News From Terre Haute, Indiana

November 4, 2012

GENEALOGY: Postcards are more than just pretty pictures

Tami Dehler
The Tribune-Star

TERRE HAUTE — I recently came upon a collection of old picture postcards, possibly saved more for the pictures on the front than the messages on the back. But being a genealogist, I immediately wanted to discover clues about the family who wrote and received these cards.

First I determined that the cards were sent between 1903 and 1922, with the majority being dated 1908 through 1913. This grouping would provide an intimate snapshot of a family during several years of their lives. I read the cards and noted that most of the messages were between young children and their parents; the children saying they were having fun, were coming home soon, and missed their Papa or Mommie. All of these cards were postmarked Dana, Indiana, and mailed to the same parents at several different addresses in Terre Haute. A few more cards were mailed from Dana by other people and addressed to the parents or children back in Terre Haute.

I established a timeline for the addresses. From 1903 to the summer of 1909 the family lived at 729 N. 4th St. By September of 1909 they had moved down the block to 735 N. 4th St., and lived there until the summer of 1911. By August 1911 they were living at 908 N. 4th St., and lived there until 1913 and maybe beyond that date because this trail of postcards ended in 1913. A couple of later cards, dated 1922, showed the family, or part of it, lived in the 600 block of Elm Street. I concluded that this family rented rather than owned a home, at least during this period of time. For further research, a genealogist could go to the Terre Haute City Directories to trace the family’s movement from home to home.

The next step I took was to make a list of people writing the cards or mentioned on the cards. I got the names of five children: Margaret/Maggie, Mary, Edward/Ed, Lawrence/Larry, and Jesse (once referred to as Little Teddy). The parents were usually listed as Mr. L.J. (sometimes Lawrence) Monaghan and Mrs. L.J. Monaghan, but one card addressed to the Mrs. called her “Aunt Sally,” so now I had her first name. Following up on the census revealed that these people started out living in Dana and then later moved to Terre Haute.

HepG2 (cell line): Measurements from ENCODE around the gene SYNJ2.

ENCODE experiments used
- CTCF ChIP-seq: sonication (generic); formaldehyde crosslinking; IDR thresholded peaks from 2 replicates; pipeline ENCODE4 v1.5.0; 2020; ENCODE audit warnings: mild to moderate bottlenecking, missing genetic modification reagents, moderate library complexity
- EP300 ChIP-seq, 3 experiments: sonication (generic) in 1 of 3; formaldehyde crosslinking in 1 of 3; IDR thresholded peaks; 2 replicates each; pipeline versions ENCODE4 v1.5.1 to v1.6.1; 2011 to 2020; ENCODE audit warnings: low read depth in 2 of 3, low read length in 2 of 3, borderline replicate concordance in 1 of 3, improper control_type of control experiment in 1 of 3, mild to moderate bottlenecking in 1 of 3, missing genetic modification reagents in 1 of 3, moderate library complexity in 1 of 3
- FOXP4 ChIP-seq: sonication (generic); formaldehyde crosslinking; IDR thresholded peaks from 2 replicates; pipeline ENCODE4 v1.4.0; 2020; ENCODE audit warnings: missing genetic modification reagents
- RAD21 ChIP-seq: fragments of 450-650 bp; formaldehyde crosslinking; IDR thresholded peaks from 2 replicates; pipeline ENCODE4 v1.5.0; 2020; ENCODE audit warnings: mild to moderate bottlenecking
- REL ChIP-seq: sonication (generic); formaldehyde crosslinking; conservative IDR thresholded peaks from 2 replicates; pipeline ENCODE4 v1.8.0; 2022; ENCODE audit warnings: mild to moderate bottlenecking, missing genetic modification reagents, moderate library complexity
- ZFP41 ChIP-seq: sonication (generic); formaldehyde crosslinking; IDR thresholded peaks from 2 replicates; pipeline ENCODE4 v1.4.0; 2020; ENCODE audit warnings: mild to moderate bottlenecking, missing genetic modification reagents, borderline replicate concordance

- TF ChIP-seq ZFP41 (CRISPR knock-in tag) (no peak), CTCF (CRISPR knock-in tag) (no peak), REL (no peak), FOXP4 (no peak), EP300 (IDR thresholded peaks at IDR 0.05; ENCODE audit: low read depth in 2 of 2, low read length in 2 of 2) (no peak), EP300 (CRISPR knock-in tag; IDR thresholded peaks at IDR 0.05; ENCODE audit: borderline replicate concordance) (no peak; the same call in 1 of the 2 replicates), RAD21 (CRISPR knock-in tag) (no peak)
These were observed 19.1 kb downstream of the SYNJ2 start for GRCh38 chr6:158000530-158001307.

There might have been something wrong with the child Edward because in one card he refers to his “brace.” (This makes sense because I learned from a relative of this family that he had contracted polio as a child.)

Four of the cards were addressed to people named Peer from Dana. One card addressed to Mrs. J.L. Peer from one of the children who called her “grandma.” Another was addressed to Mrs. Keziah Peer, so now I had her first name. The census revealed a Jesse Peer in Dana with a wife of that name. These were Sally’s parents. I collected other names of people in Dana, such as “Nell,” who didn’t sign their last names, but my working hypothesis is that they were cousins. It appears that the five Monaghan children, at least during the years of these postcards, frequently went up to visit their grandparents and other relatives in Dana.

One man, Frank Peer (often signing FOP), seemed to be a brother of Sally and in 1922 had gone to Casper, Wyo., to work for Standard Oil. Another cousin, Myrtle Conn, sent a card postmarked Winfield, Conn.

The final card, a “gold mine” for the genealogist, was from the Department of the Interior and referred to the pension application of Emily Mohnahan, former widow of James Daily, Indiana Co. H, for service in the War with Mexico, 1846-8. That definitely bears further research.

All of this information came from an innocuous pile of picture postcards sent by children missing their parents. Don’t just look at the pretty pictures.